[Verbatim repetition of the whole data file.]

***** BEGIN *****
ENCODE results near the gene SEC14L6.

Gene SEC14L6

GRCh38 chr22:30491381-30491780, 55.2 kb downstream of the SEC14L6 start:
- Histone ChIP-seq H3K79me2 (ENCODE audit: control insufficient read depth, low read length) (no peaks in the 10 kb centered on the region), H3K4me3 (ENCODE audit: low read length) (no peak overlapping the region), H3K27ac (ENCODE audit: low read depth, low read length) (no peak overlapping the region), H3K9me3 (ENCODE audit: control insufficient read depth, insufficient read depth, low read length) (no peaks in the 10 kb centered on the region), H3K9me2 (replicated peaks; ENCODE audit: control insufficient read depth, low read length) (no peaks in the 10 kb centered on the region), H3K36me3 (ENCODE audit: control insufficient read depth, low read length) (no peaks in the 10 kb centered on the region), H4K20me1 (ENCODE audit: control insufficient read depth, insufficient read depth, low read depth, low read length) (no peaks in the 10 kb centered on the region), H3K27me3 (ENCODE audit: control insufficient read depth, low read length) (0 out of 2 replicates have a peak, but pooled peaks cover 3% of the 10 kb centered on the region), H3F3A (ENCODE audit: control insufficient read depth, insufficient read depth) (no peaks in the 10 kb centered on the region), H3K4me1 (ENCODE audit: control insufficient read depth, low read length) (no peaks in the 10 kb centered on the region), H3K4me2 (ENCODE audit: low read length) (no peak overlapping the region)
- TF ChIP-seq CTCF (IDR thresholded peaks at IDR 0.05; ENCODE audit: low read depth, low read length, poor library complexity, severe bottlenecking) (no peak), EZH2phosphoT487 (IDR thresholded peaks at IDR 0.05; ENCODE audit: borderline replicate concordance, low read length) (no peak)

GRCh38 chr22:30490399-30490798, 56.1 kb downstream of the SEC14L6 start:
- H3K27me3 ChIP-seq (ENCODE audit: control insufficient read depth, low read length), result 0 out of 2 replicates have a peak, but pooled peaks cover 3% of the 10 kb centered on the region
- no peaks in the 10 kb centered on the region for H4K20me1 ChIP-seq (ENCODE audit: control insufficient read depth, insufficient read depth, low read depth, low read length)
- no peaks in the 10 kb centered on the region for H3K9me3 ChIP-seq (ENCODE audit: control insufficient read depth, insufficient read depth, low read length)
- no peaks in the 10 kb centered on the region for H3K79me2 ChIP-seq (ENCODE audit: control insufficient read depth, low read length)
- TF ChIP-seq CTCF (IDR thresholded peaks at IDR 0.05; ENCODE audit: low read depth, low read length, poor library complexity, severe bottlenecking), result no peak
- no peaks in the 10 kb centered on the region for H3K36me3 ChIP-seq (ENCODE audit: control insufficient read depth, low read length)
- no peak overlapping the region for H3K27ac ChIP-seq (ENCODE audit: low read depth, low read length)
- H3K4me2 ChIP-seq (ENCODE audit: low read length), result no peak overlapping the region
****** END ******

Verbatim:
ENCODE results near the gene SEC14L6.

Gene SEC14L6

GRCh38 chr22:30491381-30491780, 55.2 kb downstream of the SEC14L6 start:
- Histone ChIP-seq H3K79me2 (ENCODE audit: control insufficient read depth, low read length) (no peaks in the 10 kb centered on the region), H3K4me3 (ENCODE audit: low read length) (no peak overlapping the region), H3K27ac (ENCODE audit: low read depth, low read length) (no peak overlapping the region), H3K9me3 (ENCODE audit: control insufficient read depth, insufficient read depth, low read length) (no peaks in the 10 kb centered on the region), H3K9me2 (replicated peaks; ENCODE audit: control insufficient read depth, low read length) (no peaks in the 10 kb centered on the region), H3K36me3 (ENCODE audit: control insufficient read depth, low read length) (no peaks in the 10 kb centered on the region), H4K20me1 (ENCODE audit: control insufficient read depth, insufficient read depth, low read depth, low read length) (no peaks in the 10 kb centered on the region), H3K27me3 (ENCODE audit: control insufficient read depth, low read length) (0 out of 2 replicates have a peak, but pooled peaks cover 3% of the 10 kb centered on the region), H3F3A (ENCODE audit: control insufficient read depth, insufficient read depth) (no peaks in the 10 kb centered on the region), H3K4me1 (ENCODE audit: control insufficient read depth, low read length) (no peaks in the 10 kb centered on the region), H3K4me2 (ENCODE audit: low read length) (no peak overlapping the region)
- TF ChIP-seq CTCF (IDR thresholded peaks at IDR 0.05; ENCODE audit: low read depth, low read length, poor library complexity, severe bottlenecking) (no peak), EZH2phosphoT487 (IDR thresholded peaks at IDR 0.05; ENCODE audit: borderline replicate concordance, low read length) (no peak)

GRCh38 chr22:30490399-30490798, 56.1 kb downstream of the SEC14L6 start:
- H3K27me3 ChIP-seq (ENCODE audit: control insufficient read depth, low read length), result 0 out of 2 replicates have a peak, but pooled peaks cover 3% of the 10 kb centered on the region
- no peaks in the 10 kb centered on the region for H4K20me1 ChIP-seq (ENCODE audit: control insufficient read depth, insufficient read depth, low read depth, low read length)
- no peaks in the 10 kb centered on the region for H3K9me3 ChIP-seq (ENCODE audit: control insufficient read depth, insufficient read depth, low read length)
- no peaks in the 10 kb centered on the region for H3K79me2 ChIP-seq (ENCODE audit: control insufficient read depth, low read length)
- TF ChIP-seq CTCF (IDR thresholded peaks at IDR 0.05; ENCODE audit: low read depth, low read length, poor library complexity, severe bottlenecking), result no peak
- no peaks in the 10 kb centered on the region for H3K36me3 ChIP-seq (ENCODE audit: control insufficient read depth, low read length)
- no peak overlapping the region for H3K27ac ChIP-seq (ENCODE audit: low read depth, low read length)
- H3K4me2 ChIP-seq (ENCODE audit: low read length), result no peak overlapping the region